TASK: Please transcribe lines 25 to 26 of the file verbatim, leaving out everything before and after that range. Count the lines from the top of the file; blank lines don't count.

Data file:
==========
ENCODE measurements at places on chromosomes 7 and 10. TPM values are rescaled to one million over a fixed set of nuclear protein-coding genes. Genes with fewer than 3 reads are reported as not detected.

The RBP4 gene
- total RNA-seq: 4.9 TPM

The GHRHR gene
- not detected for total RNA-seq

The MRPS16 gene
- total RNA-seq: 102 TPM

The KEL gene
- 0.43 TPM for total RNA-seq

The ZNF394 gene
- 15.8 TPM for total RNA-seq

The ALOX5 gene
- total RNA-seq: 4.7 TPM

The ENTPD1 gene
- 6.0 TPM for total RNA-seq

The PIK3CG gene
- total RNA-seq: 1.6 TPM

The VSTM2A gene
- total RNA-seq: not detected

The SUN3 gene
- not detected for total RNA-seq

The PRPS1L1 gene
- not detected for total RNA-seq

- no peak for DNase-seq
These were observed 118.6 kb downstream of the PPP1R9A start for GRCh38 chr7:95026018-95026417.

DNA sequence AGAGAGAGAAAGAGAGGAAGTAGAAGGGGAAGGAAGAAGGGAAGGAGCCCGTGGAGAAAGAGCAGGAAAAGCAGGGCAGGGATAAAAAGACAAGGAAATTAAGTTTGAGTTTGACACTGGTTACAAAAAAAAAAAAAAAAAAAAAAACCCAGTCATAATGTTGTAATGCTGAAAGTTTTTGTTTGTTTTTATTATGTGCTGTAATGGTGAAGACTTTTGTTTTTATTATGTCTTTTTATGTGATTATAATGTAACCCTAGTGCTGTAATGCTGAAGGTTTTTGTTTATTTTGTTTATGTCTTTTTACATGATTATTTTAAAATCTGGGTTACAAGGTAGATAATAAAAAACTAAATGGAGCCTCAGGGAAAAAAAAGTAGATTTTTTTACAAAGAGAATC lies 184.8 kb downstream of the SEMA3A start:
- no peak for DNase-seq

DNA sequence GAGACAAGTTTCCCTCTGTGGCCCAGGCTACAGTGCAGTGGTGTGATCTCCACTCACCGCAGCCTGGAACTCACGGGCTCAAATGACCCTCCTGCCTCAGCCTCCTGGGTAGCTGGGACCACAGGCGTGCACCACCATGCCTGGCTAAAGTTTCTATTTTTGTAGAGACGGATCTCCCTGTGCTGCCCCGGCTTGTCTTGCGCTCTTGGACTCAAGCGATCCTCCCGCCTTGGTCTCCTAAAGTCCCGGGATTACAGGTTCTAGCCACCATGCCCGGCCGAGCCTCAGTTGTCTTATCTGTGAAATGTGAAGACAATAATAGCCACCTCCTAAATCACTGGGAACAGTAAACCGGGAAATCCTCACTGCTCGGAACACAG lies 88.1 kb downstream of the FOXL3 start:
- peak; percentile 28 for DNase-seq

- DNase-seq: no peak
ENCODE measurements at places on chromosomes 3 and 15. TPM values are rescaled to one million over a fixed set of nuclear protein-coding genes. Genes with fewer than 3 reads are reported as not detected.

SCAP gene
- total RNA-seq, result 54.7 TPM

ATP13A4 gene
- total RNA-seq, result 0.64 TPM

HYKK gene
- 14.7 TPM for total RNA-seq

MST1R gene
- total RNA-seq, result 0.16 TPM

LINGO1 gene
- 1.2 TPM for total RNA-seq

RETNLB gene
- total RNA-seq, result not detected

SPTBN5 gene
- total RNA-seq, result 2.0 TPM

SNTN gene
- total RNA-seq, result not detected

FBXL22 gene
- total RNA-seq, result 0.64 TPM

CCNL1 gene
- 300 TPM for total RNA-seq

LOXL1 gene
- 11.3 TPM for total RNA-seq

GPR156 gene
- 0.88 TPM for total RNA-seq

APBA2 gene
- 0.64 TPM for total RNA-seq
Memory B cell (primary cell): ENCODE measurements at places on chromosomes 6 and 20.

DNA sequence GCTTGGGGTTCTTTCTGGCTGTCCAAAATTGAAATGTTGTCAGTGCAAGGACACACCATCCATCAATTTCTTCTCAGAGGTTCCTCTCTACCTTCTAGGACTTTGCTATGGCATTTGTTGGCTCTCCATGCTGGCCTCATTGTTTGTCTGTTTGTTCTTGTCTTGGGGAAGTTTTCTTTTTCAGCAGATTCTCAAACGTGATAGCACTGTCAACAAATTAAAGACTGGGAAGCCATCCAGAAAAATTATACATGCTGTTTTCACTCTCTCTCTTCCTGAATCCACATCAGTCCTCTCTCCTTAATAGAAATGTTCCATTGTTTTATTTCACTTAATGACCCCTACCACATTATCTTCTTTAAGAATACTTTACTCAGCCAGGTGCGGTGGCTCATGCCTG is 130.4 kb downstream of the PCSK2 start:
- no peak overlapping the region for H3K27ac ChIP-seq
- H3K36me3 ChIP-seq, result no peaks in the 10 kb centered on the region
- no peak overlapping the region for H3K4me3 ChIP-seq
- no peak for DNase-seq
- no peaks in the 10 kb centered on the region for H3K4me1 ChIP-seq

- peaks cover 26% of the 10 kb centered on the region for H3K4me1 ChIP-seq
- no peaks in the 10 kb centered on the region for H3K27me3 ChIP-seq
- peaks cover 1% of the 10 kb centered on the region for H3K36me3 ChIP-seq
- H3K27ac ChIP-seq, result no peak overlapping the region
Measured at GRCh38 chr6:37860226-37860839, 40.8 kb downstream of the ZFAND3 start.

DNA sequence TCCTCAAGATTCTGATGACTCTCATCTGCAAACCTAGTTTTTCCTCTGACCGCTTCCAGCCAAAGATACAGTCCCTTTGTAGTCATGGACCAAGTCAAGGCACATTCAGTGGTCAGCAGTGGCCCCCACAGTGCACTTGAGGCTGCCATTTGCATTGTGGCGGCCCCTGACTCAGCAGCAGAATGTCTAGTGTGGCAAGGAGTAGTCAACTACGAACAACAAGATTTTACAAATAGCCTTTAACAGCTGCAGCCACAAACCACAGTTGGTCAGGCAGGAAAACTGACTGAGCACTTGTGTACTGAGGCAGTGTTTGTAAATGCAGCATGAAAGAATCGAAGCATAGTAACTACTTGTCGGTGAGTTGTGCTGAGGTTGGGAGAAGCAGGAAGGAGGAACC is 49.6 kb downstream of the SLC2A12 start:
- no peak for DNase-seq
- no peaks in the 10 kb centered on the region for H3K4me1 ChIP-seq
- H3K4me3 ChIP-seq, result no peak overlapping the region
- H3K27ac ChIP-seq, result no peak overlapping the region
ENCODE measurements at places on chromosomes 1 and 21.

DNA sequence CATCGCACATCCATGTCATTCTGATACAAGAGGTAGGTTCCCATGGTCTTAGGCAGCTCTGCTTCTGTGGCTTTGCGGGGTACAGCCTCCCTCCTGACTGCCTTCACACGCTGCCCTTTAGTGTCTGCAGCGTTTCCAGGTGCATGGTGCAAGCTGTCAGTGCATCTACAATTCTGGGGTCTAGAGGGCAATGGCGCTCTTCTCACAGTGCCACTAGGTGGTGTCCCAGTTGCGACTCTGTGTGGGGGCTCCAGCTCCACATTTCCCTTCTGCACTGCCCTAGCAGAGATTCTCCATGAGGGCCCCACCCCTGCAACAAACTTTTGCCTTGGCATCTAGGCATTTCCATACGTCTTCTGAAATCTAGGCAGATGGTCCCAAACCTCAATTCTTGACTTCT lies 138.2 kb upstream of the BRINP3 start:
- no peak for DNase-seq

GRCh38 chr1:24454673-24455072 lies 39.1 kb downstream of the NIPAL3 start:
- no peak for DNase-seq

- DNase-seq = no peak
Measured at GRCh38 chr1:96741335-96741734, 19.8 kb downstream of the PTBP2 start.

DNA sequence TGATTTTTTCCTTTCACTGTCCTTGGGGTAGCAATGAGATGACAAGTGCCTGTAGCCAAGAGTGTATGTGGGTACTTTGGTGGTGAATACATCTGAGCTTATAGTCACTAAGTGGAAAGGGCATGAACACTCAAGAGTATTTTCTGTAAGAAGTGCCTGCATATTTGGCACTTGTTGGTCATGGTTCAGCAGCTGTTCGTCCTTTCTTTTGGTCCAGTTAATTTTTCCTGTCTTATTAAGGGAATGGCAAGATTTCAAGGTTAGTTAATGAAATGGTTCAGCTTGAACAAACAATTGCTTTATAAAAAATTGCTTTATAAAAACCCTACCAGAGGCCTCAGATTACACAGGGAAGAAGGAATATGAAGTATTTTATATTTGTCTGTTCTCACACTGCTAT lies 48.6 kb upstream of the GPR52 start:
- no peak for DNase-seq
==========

These were observed 118.6 kb downstream of the PPP1R9A start for GRCh38 chr7:95026018-95026417.

DNA sequence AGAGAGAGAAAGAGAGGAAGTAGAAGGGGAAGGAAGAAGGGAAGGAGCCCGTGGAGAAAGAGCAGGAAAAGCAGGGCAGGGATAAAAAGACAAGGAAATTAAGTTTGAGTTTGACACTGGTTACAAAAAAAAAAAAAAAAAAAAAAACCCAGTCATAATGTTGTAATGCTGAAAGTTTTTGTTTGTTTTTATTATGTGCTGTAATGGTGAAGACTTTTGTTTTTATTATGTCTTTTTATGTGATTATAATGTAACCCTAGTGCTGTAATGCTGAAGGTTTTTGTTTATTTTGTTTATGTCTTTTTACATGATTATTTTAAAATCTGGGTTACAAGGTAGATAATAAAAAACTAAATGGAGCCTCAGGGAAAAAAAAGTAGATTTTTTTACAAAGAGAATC lies 184.8 kb downstream of the SEMA3A start: